UPDATE: The Friendster member known as "Yankees Suck" has this to say:
The Sox are winning, Boston is happy, yet I have yet to makeout with anyone after any of the games. I'm Yankees Suck for Gods sake. Where is my love? (I think I am drunk on tonight's win.)
"THE BODY" LETS HIMSELF GO: I caught the second episode of Jesse Ventura's new MSNBC show last Saturday, and I take back anything I ever said about there being any possibility this show will ever be a hit- it won't. The once-sharp Ventura has devolved into a parody of himself (if, as an ex-wrestler, that were even possible), and is being paid $2 million this year for a show that's clearly being buried- it's on at 7:00 on Saturday night, and even though I watch at least an hour of MSNBC per day, I've never seen a single commercial for it.
Ventura, imitating Bill O'Reilly with the all the hostility but none of the wit, talks about boring issues with boring people, and on last week's show committed the double faux pas of wearing a shirt/jacket combo that featured exposed chest hair (yikes), not to mention that the shirt was a Chicago Cubs jersey. Not only was this a dis to the Twins on the week of their elimination, after Jesse already spent four years blocking their new stadium, but Ventura's show aired just as that day's Cubs playoff game was beginning, all but signaling Ventura's handful of remaining viewers to click over to the game.
The other strange thing about Ventura's show and recent commentaries elsewhere on the network has been his vehement opposition to the California recall, as well as to the candidacy of his old co-star Arnold Schwarzenegger. Now perhaps, as someone who's been a governor who most of the state hates, Arnold identified on some level with Gray Davis. But as a longtime good-government populist, wouldn't the recall be right up his alley? And more importantly, did he and longtime friend Ah-nuld have a falling out at some point that we don't know about? Maybe the Governator got too close to Jesse's wife or daughter or something…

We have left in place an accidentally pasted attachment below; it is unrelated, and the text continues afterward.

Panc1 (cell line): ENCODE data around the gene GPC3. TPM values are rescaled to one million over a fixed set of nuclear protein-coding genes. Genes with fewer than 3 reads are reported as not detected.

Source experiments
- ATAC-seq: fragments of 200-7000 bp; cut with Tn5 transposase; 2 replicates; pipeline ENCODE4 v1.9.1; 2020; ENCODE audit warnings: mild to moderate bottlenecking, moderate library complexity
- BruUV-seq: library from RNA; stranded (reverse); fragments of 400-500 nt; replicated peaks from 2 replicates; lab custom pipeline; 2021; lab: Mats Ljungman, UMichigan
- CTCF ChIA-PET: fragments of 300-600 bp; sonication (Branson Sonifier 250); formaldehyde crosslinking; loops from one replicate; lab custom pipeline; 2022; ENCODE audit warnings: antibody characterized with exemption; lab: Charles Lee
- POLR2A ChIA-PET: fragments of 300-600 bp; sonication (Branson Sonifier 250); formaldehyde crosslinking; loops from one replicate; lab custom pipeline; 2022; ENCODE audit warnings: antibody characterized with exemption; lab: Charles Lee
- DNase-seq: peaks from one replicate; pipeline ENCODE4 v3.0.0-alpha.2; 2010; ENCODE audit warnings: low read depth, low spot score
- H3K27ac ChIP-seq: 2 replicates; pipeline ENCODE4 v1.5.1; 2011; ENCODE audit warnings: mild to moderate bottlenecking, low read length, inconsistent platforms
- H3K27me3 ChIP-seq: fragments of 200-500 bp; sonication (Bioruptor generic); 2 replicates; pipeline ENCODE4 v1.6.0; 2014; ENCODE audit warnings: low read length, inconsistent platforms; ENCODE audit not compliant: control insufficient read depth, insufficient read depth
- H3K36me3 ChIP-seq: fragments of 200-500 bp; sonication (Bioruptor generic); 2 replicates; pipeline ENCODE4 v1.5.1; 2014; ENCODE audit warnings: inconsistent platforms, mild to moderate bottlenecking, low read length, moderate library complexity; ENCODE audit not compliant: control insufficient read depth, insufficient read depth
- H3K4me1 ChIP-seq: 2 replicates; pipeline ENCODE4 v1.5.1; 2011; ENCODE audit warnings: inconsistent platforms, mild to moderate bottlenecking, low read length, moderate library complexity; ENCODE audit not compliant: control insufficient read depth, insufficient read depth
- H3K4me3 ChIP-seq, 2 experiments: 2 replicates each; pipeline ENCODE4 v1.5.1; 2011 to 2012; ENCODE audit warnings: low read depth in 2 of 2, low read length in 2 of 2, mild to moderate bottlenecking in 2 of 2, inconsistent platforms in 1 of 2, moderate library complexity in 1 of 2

So what's the over-under on Jesse lasting on the network? Are we talking Savage-on-MSNBC short, Limbaugh-on-ESPN short, or Chevy-Chase-on-Fox short?
HEADLINE OF THE YEAR NOMINEE: "BATTERED KERRY IS LEFT A BEATEN MAN" (New York Post, 10/13). It's in reference to Giants QB Kerry Collins, but don't be surprised if you see the same headline, in the same paper, the day after the New Hampshire primary.
TURNING JAPANESE: Here are my reviews of the two best American films of the year so far: "Kill Bill: Volume 1" (at IOFilm.com), and "Lost in Translation" (at Hot Movie Ticket). My friends and I are unanimous in declaring "Kill Bill" kickass, and the best defense I can think of against its' detractors is that while "Pulp Fiction" had 10 great dialogue scenes and one decapitation, "Kill Bill" reverses that ratio.
As for "Lost in Translation," it's the third movie in the past three years directed by a child of Frances Ford Coppola that's better than anything their father has done since the '70s. And a whole movie of Scarlett Johannson in her underwear ain't bad either. When I saw the latter film I ran into a couple of the 'Queer Eye' people, coming out of another movie, and they were of course mobbed by everyone in the theater. I'm telling you, those guys would get laid big time, if they weren't gay…
POLITICAL BASEBALL,CONT'D: More nonsense this week from hack politicians seeking to drain political capital out of the Yanks-Sox rivalry. We've already heard about John Kerry's attempts to smear Howard Dean as a "Yankee fan," when it's likely that neither has watched a single baseball game in the last decade (after all, we all remember Ted Kennedy congratulating "Mike McGwire" and "Sammy Sooser.") When Kerry met William Weld for a "make-up beer" after their 1996 Senate race, it looked as though Kerry hadn't consumed such a low-class alcoholic beverage at least since he was in college.